By Margot Emery
Jessica Harmon has what Popular Science called one of the 10 worst jobs in science, and this entomologist with the Centers for Disease Control wouldn’t have it any other way. Harmon (Knoxville ’08, ’10) studies tick-borne diseases. She collects thousands of ticks in the field and, in the process, accumulates them on herself—lots of them. But the work blends the field and laboratory work Harmon craves, and it positions her to help solve scientific mysteries with direct significance for public health.
One such mystery was the newly discovered Heartland virus. When the disease was identified in 2012 infecting two farmers in rural Missouri, the CDC and its partners began intensive field work to find its cause. Harmon and other scientists collected 56,428 ticks for analysis. Their research pinpointed the culprit as nymphs of Lone Star ticks, a common human-biting tick found throughout the Southeast. To date, the virus has only been found in this isolated area of Missouri, but it shares traits with a new virus in China causing a life-threatening disease called severe fever with thrombocytopenia syndrome.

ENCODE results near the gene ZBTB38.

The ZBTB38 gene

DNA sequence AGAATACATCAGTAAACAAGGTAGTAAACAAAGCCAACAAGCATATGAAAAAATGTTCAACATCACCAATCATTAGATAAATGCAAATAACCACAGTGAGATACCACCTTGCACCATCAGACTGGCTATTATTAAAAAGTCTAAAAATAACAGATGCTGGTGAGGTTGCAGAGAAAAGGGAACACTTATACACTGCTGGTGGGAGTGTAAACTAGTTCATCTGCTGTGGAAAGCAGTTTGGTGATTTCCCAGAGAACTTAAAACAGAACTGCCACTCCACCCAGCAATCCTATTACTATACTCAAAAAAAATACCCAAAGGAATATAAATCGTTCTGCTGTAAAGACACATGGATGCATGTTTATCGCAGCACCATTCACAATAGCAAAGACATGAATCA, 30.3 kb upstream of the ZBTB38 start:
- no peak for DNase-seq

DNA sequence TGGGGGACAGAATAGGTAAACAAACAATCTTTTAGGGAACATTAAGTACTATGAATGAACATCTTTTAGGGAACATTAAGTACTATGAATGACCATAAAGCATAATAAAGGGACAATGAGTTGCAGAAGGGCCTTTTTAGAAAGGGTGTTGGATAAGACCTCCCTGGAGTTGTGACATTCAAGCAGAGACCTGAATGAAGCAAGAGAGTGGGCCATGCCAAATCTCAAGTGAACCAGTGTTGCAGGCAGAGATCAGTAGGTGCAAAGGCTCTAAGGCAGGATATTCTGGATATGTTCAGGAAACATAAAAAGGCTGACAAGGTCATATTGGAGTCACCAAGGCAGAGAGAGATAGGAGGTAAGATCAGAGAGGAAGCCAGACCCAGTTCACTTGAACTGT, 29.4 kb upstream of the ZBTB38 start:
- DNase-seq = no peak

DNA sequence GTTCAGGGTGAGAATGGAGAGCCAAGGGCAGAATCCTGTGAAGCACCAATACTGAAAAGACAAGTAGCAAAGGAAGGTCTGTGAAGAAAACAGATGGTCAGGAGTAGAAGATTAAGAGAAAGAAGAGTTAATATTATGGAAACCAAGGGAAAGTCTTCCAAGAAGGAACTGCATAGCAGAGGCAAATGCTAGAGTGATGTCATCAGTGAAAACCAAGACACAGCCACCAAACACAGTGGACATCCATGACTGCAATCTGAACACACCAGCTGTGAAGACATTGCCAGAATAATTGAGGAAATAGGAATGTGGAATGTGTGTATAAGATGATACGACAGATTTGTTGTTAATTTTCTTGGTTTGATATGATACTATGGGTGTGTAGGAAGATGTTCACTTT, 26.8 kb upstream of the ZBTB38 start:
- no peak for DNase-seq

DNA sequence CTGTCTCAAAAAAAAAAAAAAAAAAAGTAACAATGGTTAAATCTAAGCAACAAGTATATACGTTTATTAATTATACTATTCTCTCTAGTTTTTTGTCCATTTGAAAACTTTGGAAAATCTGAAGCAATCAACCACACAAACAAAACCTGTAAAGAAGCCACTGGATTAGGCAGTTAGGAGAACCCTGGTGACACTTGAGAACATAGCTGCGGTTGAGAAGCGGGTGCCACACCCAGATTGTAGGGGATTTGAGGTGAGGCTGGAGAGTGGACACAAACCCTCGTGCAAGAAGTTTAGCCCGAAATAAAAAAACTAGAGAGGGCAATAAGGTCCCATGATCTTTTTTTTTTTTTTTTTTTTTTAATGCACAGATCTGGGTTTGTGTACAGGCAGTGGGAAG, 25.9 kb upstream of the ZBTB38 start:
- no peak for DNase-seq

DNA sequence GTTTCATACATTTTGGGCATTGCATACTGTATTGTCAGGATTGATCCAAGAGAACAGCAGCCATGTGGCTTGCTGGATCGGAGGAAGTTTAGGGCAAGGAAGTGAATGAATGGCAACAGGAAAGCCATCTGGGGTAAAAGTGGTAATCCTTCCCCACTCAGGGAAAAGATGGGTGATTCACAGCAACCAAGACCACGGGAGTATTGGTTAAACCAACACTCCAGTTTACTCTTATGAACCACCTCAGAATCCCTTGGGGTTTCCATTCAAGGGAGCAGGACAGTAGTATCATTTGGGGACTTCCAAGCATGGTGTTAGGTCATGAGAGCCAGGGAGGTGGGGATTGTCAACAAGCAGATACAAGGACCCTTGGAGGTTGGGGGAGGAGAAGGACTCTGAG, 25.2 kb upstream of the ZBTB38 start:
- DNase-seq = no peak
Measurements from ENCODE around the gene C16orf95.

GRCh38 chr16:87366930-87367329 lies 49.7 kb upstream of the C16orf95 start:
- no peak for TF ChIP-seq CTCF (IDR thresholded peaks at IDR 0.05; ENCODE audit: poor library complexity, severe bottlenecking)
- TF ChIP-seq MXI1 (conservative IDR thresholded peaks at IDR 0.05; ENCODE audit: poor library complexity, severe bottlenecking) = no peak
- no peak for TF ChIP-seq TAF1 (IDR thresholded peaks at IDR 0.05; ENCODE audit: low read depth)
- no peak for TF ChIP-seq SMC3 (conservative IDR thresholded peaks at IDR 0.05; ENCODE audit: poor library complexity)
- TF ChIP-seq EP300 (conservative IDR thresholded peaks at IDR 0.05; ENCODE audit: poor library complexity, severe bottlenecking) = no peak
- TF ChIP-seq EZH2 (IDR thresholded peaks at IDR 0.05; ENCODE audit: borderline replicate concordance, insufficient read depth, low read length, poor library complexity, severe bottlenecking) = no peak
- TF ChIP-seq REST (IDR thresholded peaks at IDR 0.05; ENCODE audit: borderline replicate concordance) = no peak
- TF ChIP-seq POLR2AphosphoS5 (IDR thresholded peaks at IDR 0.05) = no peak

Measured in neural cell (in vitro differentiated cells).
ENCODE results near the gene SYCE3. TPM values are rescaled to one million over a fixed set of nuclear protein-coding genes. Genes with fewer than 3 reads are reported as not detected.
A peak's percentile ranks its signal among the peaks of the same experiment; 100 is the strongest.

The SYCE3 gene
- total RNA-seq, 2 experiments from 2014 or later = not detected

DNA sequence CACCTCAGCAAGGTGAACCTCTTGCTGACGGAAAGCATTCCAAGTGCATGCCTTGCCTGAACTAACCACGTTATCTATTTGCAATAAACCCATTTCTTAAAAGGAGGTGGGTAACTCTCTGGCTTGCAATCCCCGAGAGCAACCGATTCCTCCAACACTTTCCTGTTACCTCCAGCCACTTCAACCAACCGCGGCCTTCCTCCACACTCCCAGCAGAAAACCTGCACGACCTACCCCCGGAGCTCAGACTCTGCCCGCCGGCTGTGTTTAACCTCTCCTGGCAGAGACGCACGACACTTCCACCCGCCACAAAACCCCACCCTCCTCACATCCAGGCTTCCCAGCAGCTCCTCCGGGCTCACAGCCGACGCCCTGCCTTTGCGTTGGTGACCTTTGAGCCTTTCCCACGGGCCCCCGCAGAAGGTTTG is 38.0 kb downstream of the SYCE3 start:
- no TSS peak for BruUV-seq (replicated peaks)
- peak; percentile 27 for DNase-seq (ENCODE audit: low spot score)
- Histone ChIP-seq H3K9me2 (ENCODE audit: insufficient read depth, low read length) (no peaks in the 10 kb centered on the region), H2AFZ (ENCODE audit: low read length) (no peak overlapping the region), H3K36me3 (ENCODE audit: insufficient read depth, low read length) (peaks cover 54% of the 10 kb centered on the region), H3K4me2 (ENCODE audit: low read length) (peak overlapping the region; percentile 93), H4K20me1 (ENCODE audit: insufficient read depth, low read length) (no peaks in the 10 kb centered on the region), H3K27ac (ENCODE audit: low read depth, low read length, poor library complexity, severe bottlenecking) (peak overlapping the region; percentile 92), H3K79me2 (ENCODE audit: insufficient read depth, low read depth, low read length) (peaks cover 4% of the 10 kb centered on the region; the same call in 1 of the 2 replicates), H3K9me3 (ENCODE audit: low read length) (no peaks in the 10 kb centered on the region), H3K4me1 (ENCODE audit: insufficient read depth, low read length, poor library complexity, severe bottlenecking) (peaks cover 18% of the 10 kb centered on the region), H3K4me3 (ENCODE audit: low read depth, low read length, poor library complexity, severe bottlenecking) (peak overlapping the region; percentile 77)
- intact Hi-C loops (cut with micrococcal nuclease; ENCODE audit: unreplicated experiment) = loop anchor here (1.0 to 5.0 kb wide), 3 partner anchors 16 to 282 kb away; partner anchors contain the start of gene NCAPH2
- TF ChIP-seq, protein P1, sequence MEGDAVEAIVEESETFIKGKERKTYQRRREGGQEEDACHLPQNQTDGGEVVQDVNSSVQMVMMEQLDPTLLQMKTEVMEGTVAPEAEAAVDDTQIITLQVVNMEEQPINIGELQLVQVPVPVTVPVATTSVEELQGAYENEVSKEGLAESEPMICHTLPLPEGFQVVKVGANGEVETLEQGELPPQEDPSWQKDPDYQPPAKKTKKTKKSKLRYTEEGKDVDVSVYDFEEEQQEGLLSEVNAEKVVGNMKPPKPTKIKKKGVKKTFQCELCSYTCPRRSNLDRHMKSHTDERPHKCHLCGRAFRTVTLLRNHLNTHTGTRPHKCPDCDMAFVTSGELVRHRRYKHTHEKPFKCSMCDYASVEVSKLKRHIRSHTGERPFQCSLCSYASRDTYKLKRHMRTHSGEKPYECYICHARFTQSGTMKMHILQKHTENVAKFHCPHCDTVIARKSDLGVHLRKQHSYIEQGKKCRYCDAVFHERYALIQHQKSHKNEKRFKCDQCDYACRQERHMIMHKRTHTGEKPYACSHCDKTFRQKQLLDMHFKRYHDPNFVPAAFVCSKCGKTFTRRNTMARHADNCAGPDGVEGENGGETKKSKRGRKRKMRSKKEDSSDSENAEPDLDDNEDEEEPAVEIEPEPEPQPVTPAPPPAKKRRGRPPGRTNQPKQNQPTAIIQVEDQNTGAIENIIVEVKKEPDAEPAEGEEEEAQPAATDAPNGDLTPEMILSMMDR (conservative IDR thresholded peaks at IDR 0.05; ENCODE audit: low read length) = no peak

A love of animals brought Harmon to study in the UT College of Agricultural Sciences and Natural Resources. But if you’d asked her then if that love extended to blood-sucking ticks, “I would have laughed,” Harmon says. An internship in Brazil’s Emas National Park through Christian Brothers University and the Minority Health and Health Disparities International Research Training Program changed things. Harmon spent her time tracking jaguars, maned wolves and pumas within the park. “I loved the field work, and I became really interested in the ecology of diseases, parasites and the compounding effects these can have on wildlife health.”
Back on campus, she found an opportunity to deepen her knowledge with researcher Graham Hickling, director of the UT Institute of Agriculture’s Center for Wildlife Health and an authority on tick-borne diseases. After finishing a bachelor’s degree in animal science in 2008, Harmon began a master’s degree that fused wildlife science and entomology and led her to the CDC. Her appointment with the centers is made possible by the Oak Ridge Institute of Science and Education. “I think people sometimes forget how interconnected our health is with the health of other species around us, and that extends to all animals, no matter how small,” says Harmon. Having helped discover the cause of Heartland virus, Harmon is now investigating another tick-borne disease, Erhlichiosis, and is engaged in field studies of Rocky Mountain spotted fever.